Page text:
Misplacing items. One of life’s big frustrations. From the TV remote to your wallet or even your car keys – in most people’s hectic lifestyles, they don’t have time to start searching for it.
According to research by Pixie, a locator app for iPhones, 28% of Americans misplace their car and house keys every week – although, for me, it’s far more frequent than that. I’m a serial loser – which is why I view location trackers, such as Apple’s AirTag and Tileas one of the best tech inventions of the 21st century.
They can be attached to your possessions, so if you can’t remember where you left the item you can use an app on your smartphone to make the tracker emit a noise to help you nose it down, as well as using an iPhone to guide you to the location (in the case of an AirTag).
Late last year I lost my AirTag at Bedgebury National Pinetum and Forest in the south east of England when it slipped out of the third-party holder I’d purchased.
Maddeningly, its location was constantly being updated as hordes of visitors with iPhones passed within close reach of the AirTag while taking part in a festive light trail.
However, even though I’d put the AirTag in lost mode – which means a message and phone number can be displayed if the AirTag is tapped on an NFC-enabled smartphone, which is most modern handsets – clearly the AirTag wasn’t visible as no-one rang me to say they’d found it.
Of course, I could have headed back to the forest and used the precision-finding feature, which uses Ultra Wideband radio technology to identify the distance and direction the iPhone is from the AirTag and displays a counter on screen to help you track it down.
However, the fact the forest is an hour’s drive away, coupled with the fact the AirTag was clearly buried deep in the undergrowth, meant I didn’t think it was worth the time and effort.
So I resigned myself to the fact that it was gone for good. However, more than two months later, it’s back in my possession and it’s all thanks to Lost Mode and an extremely helpful staff member.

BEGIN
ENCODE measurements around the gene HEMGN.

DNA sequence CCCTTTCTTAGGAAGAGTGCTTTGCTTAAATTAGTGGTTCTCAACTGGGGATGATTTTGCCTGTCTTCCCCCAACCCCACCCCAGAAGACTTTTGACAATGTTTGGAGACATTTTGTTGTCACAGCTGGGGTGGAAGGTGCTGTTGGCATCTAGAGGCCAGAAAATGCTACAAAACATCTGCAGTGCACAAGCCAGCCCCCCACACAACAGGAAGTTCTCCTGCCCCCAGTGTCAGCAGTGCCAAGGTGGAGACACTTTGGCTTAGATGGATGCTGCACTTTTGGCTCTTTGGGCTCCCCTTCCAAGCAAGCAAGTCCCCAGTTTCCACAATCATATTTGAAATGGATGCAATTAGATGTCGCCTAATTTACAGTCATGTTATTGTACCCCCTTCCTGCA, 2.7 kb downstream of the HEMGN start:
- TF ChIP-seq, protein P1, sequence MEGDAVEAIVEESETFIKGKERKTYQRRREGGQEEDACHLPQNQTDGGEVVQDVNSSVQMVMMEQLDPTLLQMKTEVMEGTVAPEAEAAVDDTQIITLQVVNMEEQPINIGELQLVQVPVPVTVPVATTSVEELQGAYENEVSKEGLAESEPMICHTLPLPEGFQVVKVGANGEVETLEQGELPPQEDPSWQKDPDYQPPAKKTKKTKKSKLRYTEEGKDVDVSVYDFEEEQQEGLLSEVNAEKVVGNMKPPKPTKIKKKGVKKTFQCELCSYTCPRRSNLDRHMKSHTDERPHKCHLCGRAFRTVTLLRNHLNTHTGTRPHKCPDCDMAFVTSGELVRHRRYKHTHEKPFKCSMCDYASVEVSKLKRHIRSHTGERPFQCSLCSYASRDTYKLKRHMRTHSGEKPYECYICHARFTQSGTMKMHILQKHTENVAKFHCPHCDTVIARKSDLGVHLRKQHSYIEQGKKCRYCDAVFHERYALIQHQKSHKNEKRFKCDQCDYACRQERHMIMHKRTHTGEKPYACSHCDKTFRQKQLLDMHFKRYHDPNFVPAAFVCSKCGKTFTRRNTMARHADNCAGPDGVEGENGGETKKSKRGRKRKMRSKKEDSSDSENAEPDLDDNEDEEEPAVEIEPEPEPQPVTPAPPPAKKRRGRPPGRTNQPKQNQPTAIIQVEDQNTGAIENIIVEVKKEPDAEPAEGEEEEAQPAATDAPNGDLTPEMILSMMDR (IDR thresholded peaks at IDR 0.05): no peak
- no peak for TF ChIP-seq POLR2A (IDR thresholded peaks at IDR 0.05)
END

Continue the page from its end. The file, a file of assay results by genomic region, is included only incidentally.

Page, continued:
So, how did I get my AirTag back?
Last Sunday morning, I received a phone call, and being an unknown number I let the call go straight to voicemail – the last thing I wanted was to deal with cold callers on what was supposed to be a restful day. However, I soon got a voicemail notification – meaning it must be more than an unsolicited sales call.
The caller was Carl from Forestry England at Bedgebury National Pinetum and Forest visitor center, inquiring if I had lost anything, so I immediately rang back and explained I had indeed misplaced my AirTag there back in November.
Carl told TechRadar it has been handed in by another member of the public visiting the forest, although they didn’t provide any details about where they had found it.
I can only assume the finder either didn’t know what the AirTag was – but perhaps saw the Apple logo and assumed it was a gadget someone was missing – or they knew it was an AirTag but their phone didn’t support NFC.
“I didn’t know it had any value at first, but I realized it was something Apple-ish,” Carl told TechRadar.
He started searching the web and soon discovered the white disc was in fact an AirTag, and then was able to find instructions on how to interrogate it and discover any contact details associated with it.
Carl said he used the Tracker Detect app for his Google Pixel 4a initially but that didn’t provide much information.
“The app confirmed there was an AirTag nearby, but didn’t offer up any contact details,” Carl said.
He then held the AirTag near the NFC reader on the Pixel 4a, which loaded a web page explaining the AirTag had been lost and a request to call the telephone number on the website, so he did just that.
When I called back and confirmed I had indeed lost an AirTag, Carl said he would place the AirTag in an envelope marked with my name, and said I was free to collect at any point.
As I know exactly where the AirTag is now, I’ll be jumping in my car and heading straight to the visitors center to collect the envelope containing my location tracker and once again, pass on my thanks to Carl for taking the time to get in touch. This is far preferable to scabbling around on my hands and knees in dense forest trying to track down the AirTag myself.
This really does prove that lost mode can be vital in getting your AirTag back if you do misplace it.
Had I not switched it on, there would have been no way of knowing how to contact the AirTag’s owner, so the only way I would have been reunited with it was if I headed back to the forest to look for it myself – something which I ‘d deemed not worth the time and effort.
It takes just a few taps to switch on lost mode – open the Find My app, tap on the AirTag you have misplaced, and under the section marked lost mode, press enable and enter your phone number – but it could make all the difference in seeing your lost AirTag again.